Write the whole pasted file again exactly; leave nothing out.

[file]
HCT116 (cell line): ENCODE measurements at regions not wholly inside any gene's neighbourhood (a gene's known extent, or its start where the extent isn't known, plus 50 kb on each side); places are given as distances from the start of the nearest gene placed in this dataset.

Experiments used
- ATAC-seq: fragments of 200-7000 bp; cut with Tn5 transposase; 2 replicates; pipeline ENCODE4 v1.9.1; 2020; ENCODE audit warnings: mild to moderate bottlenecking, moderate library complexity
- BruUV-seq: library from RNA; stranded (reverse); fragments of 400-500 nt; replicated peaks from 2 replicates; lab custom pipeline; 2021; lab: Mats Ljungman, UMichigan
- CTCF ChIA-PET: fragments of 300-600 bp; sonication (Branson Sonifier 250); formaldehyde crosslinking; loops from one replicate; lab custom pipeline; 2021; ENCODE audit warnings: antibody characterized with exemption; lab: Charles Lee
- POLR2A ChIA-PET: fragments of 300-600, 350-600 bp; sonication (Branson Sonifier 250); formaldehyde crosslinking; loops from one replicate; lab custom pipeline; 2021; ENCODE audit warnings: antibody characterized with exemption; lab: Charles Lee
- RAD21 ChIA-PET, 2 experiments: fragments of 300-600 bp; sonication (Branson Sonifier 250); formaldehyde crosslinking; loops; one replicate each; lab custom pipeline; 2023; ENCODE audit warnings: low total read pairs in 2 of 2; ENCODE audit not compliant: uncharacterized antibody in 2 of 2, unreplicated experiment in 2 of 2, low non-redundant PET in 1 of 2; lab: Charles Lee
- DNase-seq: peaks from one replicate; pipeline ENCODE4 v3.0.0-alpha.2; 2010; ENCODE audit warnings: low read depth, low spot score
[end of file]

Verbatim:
HCT116 (cell line): ENCODE measurements at regions not wholly inside any gene's neighbourhood (a gene's known extent, or its start where the extent isn't known, plus 50 kb on each side); places are given as distances from the start of the nearest gene placed in this dataset.

Experiments used
- ATAC-seq: fragments of 200-7000 bp; cut with Tn5 transposase; 2 replicates; pipeline ENCODE4 v1.9.1; 2020; ENCODE audit warnings: mild to moderate bottlenecking, moderate library complexity
- BruUV-seq: library from RNA; stranded (reverse); fragments of 400-500 nt; replicated peaks from 2 replicates; lab custom pipeline; 2021; lab: Mats Ljungman, UMichigan
- CTCF ChIA-PET: fragments of 300-600 bp; sonication (Branson Sonifier 250); formaldehyde crosslinking; loops from one replicate; lab custom pipeline; 2021; ENCODE audit warnings: antibody characterized with exemption; lab: Charles Lee
- POLR2A ChIA-PET: fragments of 300-600, 350-600 bp; sonication (Branson Sonifier 250); formaldehyde crosslinking; loops from one replicate; lab custom pipeline; 2021; ENCODE audit warnings: antibody characterized with exemption; lab: Charles Lee
- RAD21 ChIA-PET, 2 experiments: fragments of 300-600 bp; sonication (Branson Sonifier 250); formaldehyde crosslinking; loops; one replicate each; lab custom pipeline; 2023; ENCODE audit warnings: low total read pairs in 2 of 2; ENCODE audit not compliant: uncharacterized antibody in 2 of 2, unreplicated experiment in 2 of 2, low non-redundant PET in 1 of 2; lab: Charles Lee
- DNase-seq: peaks from one replicate; pipeline ENCODE4 v3.0.0-alpha.2; 2010; ENCODE audit warnings: low read depth, low spot score